Ghosts in the House
Virginia Woolf starts her story by giving us a picture of what the haunted house seems like from inside. There are ghosts in the house which mean no harm to the people living under that roof, however, despite the time one wakes up, the movements of the ghosts can be heard. They appear to be looking for a hidden treasure in the house. The narrator, due to her curiosity tends to find out what the treasure is and somehow, learns of the ghosts past. The ghosts were once people who were married, and after the death of the woman, the ghosts seek to be reunited to their loving relationship. It is their emotional treasure that they are trying to find. From the recap of the story, Virginia tries to bring out several themes that can be seen throughout the narrative including love, marriage and death.
Virginia portrays love as one of the main topics in her narrative. "Here we left it," she said, and he added, "Oh, but here too," the conversation between the ghost figures reveals their intention of searching for something (Kennedy and Gioia 385). The mystery in the search is in words like lost, and as readers on, one will tend to get the picture of something of value that they might have left behind. We gather later that the treasures being sought by the ghosts are their emotions. They are trying to rekindle their lost love life. After the death of the woman, the two ghost lovers can are separated. Virginia then portrays positive aspect regarding relationships in that; the two ghosts are trying to get back their lost love life. She implies that in as much as it may be lost in a living world, the relationship of two love birds can be carried on in the afterlife. The ghosts were seeing the love going on between the living couple. They try to rekindle it through them. Romantic love theme can also be drawn from the conversation "Kisses without number" as they use their hands to shield the lantern when gazing upon the love on the lips of the sleeping couple. The mystery of the ghosts buried treasure is prolonged. Virginia in the haunted house uses the spirits in the house to write in simplicity the importance of love.
Love and Marriage
Another theme Virginia touches in her story is death. In her work piece, she uses the glass to symbolize death. The glass that is between them illustrates the death that separates the couple. She mentions how the beam behind the glass was out of reach for the man. When the light fades, it symbolizes a fading moment, and darkness covers the entire place. It is due to this separation that the man tries to travel up and about but still comes back to the house because it had great memories of them. Death separated the couple, and the man is left trying to figure out how he will be able to reach the woman who is on the other side. Death on the living couple is illustrated on a positive note and can be seen where she talks about an empty house. From the readers perspective, one can connect the ghosts to death, but from her piece, the ghosts don't instill a death sentence on the house. In fact, they reassure one of safety from their statement, "safe" "safe" "safe." In fact, the ghosts are not threatening at all and don't instill fear (Kennedy and Gioia 397). Virginia here uses death theme to show the uncertainties in love life which however is a normal and ongoing occurrence in life.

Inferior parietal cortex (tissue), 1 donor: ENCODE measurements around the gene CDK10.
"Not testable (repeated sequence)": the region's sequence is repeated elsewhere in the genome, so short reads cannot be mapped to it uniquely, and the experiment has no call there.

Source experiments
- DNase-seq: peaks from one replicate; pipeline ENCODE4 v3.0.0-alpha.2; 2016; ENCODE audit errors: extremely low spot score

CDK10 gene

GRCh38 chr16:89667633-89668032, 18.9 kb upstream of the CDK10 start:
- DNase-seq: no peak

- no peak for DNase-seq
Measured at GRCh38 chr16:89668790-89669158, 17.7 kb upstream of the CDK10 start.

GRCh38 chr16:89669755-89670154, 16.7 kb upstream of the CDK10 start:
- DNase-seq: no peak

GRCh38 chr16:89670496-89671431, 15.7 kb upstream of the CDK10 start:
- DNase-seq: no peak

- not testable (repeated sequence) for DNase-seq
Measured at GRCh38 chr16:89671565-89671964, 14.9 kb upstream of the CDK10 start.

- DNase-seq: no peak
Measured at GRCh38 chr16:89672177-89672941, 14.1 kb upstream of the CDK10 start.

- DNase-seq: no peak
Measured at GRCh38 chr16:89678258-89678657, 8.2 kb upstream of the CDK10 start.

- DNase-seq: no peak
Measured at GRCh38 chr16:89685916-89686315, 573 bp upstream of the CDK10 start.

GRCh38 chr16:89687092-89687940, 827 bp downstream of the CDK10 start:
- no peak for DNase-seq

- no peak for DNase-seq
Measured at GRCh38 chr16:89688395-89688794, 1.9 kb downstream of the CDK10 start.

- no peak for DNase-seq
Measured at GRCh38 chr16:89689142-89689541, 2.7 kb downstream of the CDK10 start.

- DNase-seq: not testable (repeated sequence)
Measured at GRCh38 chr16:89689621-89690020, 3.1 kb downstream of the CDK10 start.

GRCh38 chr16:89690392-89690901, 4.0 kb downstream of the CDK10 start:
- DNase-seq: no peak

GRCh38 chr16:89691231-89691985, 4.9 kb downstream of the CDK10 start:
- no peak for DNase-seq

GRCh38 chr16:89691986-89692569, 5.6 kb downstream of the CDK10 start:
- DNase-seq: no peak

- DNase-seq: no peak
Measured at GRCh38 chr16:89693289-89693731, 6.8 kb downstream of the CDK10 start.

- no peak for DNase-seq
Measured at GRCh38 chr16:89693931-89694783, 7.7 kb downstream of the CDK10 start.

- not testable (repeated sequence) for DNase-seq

A marriage which is closely related to love and death is another big theme that Virginia captures. A marriage which is an institution formed by love. Marriage in the haunted house is illustrated by the ghost couple who were married before death separated them (Kennedy and Gioia 411). She also carries on the theme through the living couples who have a feeling of joy and love the light in their hearts. It is through the marriage of the life couple that the ghost couples wish to rekindle their love life. Marriage, therefore, is based on love and also contains life uncertainties.
The major themes that Virginia portrays in the haunted house are interconnected; she finds a way of capturing the attention of her readers through her ideal choice of subjects which are love, marriage, and death. A marriage can't exist without love, and where there is love, death is an unpredictable expectation
Kennedy, X J, and Dana Gioia, Literature: an Introduction to Fiction, Poetry, Drama, New York: Longman, 2002. Print.
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